No, don’t expect to see garbage trucks from the county pull up to your curb and empty your waste can. But a large truck that hauls 53-foot trailers to area landfills may one day be seen going down the highway with a Carter County logo on the door.
Landfill Manager Benny Lyons appeared before the Budget Committee of the Carer County Commission on Monday night to discuss a unique proposition that had already won unanimous approval from the Landfill Committee last week.
Lyons said he recently had a conversation with the owner of the company that now hauls household garbage from the county’s solid waste transfer station to the landfill contracted to bury the county’s refuse. Lyons said the owner told him that he is preparing to go out of business and offered to sell the truck and five trailers he currently uses to haul the county’s household garbage.
Lyons said the truck had high mileage, but the offer was an attractive one that could save the county about $1 million in 10 years. He said the truck transports the county’s garbage five days a week to the landfill in Sullivan County and makes four or five runs each day, Monday through Friday.
The Budget Committee liked Lyons’ explanation and offered praise in addition to a unanimous vote for the deal.
“He is lucky, and he finds the best deals for the county,” said Landfill Committee Chair Bobbie Gouge-Dietz. The committee will make the recommendation to the full Carter County Commission at the next scheduled meeting July 16.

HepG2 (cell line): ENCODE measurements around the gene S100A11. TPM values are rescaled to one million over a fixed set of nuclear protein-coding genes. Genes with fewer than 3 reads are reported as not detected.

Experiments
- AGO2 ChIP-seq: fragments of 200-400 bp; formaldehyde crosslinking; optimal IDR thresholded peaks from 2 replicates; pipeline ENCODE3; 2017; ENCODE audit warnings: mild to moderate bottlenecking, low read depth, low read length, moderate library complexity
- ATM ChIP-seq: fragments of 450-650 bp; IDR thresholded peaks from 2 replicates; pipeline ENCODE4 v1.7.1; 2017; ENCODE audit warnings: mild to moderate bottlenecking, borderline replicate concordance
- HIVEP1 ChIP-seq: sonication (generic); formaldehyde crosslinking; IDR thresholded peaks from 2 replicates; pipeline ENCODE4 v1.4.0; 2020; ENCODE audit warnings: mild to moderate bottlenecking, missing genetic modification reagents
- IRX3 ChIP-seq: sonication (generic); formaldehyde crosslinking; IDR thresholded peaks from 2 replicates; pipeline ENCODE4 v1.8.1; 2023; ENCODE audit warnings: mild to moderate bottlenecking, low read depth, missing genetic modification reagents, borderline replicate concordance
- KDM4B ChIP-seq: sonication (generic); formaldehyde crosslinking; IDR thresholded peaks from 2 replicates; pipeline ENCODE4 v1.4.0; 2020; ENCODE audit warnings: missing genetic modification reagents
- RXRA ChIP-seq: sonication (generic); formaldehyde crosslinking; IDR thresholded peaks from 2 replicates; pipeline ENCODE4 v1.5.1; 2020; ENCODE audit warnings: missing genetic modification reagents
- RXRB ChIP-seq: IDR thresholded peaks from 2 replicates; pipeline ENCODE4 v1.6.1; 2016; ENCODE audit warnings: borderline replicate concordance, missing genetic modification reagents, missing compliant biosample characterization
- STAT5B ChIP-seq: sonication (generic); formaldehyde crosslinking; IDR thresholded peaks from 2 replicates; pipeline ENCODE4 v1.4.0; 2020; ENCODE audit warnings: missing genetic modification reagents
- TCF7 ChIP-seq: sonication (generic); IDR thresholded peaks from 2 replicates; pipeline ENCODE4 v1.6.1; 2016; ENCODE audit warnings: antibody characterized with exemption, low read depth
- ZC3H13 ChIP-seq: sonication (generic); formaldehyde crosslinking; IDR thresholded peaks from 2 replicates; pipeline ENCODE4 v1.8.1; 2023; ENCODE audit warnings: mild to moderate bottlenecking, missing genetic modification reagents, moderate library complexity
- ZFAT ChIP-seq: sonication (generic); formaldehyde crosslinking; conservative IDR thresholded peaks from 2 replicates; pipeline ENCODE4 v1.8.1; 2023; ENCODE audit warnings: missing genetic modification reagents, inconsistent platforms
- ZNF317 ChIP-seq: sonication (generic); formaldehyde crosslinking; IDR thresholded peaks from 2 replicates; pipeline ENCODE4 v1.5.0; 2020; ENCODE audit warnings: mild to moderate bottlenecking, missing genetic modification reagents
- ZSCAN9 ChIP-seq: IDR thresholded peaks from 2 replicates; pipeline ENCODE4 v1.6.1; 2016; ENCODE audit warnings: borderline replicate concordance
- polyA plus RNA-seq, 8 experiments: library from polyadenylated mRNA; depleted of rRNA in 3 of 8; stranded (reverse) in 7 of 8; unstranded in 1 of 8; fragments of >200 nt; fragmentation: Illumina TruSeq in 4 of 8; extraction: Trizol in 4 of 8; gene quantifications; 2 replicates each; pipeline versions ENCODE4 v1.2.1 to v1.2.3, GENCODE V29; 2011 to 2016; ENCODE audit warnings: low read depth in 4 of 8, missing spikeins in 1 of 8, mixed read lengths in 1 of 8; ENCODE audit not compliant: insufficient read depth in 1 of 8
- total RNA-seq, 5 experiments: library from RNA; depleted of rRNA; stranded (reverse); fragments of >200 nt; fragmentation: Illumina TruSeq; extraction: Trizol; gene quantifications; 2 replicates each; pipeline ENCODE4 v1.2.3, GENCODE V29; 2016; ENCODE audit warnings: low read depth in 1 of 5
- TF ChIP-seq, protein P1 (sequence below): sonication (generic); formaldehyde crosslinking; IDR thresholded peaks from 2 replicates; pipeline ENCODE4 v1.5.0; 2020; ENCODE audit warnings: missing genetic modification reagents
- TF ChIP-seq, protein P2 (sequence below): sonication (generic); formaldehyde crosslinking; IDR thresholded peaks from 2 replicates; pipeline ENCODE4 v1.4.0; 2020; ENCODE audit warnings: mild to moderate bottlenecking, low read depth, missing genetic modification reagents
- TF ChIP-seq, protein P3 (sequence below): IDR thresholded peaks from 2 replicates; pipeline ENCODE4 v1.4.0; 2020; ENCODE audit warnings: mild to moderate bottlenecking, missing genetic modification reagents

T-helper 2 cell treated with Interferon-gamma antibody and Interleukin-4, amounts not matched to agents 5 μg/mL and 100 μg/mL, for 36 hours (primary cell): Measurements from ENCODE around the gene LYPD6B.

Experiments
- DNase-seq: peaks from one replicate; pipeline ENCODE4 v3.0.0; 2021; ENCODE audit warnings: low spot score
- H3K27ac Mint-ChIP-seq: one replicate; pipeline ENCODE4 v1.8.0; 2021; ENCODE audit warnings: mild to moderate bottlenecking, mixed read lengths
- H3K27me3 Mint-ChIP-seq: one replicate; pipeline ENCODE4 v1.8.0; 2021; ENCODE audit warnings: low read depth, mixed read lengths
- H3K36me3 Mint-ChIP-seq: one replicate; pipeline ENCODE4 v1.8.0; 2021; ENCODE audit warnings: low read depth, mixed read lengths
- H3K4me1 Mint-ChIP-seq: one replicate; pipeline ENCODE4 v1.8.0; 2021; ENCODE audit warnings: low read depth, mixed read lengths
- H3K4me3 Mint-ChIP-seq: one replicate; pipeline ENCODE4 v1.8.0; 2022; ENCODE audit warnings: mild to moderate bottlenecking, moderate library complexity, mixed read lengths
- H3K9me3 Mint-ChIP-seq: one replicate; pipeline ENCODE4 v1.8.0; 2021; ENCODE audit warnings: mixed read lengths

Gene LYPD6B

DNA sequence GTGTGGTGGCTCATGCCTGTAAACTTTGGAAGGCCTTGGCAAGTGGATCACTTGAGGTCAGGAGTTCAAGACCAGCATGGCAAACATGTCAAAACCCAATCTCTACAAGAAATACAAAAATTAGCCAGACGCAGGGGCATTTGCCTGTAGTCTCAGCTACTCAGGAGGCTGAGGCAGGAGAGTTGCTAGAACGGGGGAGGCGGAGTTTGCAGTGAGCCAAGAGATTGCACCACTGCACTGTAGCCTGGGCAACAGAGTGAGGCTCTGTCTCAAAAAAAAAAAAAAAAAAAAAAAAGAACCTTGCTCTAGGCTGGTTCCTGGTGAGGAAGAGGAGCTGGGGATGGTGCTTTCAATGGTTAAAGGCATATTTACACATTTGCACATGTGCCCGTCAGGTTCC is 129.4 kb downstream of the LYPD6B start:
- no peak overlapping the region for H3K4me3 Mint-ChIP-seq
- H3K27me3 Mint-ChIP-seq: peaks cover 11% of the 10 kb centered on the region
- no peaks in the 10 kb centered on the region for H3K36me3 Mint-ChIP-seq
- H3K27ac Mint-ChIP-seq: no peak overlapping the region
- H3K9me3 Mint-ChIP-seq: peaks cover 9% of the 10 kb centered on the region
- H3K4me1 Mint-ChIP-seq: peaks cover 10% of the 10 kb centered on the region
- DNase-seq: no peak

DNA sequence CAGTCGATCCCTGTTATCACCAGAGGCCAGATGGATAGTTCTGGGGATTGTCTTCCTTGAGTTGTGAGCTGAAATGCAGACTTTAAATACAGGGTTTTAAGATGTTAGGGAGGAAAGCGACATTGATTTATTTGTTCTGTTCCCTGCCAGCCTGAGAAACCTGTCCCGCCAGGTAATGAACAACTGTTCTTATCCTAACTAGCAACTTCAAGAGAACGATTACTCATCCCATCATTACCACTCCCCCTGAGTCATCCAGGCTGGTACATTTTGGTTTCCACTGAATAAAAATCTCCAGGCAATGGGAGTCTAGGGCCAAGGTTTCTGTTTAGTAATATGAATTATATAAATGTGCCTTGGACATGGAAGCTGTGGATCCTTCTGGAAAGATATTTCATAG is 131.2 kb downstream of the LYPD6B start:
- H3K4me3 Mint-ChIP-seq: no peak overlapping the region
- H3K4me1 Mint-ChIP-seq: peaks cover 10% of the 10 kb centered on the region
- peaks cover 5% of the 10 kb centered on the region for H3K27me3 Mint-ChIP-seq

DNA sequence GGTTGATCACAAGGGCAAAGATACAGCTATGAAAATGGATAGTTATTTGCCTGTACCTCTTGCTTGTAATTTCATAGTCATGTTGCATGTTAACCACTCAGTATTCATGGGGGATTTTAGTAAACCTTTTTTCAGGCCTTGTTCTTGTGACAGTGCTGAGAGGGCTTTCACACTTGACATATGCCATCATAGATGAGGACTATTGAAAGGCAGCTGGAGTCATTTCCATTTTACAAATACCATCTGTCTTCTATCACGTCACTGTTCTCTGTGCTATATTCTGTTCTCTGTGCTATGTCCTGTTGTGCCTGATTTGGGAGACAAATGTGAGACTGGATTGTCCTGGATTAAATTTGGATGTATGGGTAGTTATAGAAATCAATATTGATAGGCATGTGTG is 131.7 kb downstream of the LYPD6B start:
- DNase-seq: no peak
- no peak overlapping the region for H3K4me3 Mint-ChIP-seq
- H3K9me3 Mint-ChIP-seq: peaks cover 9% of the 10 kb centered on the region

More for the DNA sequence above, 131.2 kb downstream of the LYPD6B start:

The Budget Committee will also recommend a plan for a single point of entry to the Carter County Courthouse. That plan would cost approximately $600,000. The commission discussed several ways to pay the cost, but voted to recommend that $100,000 be taken from the county’s litigation fund and the remaining $500,000 should be borrowed from the county’s Debt Service Fund, to be reimbursed with 2 percent interest.
The committee also approved a proposal by Carter County Trustee Randal Lewis to increase the number of payments that property taxpayers may use to pay their annual taxes. Lewis said the commission approved his request a few years ago that allowed taxpayers to make up to four payments during the five-month tax period.
He said that proved to be a success, and he wanted to increase the number of allowable payments to 12. The committee voted 7-1 for the 12 payments, with Ronnie Trivett casting the lone dissenting vote.
Although the Budget Committee has already concluded its work on a proposed budget for the next fiscal year that includes a 9-cent property tax increase, the committee members took the opportunity to once again discuss the proposed budget.
Members said they had received a lot of comments from citizens, particularly the recommendation to cut funding to most outside agencies. Chairwoman Sonja Culler said that no matter what the Budget Committee recommends, she has always seen the commission decide on a different plan each year she has been on the commission.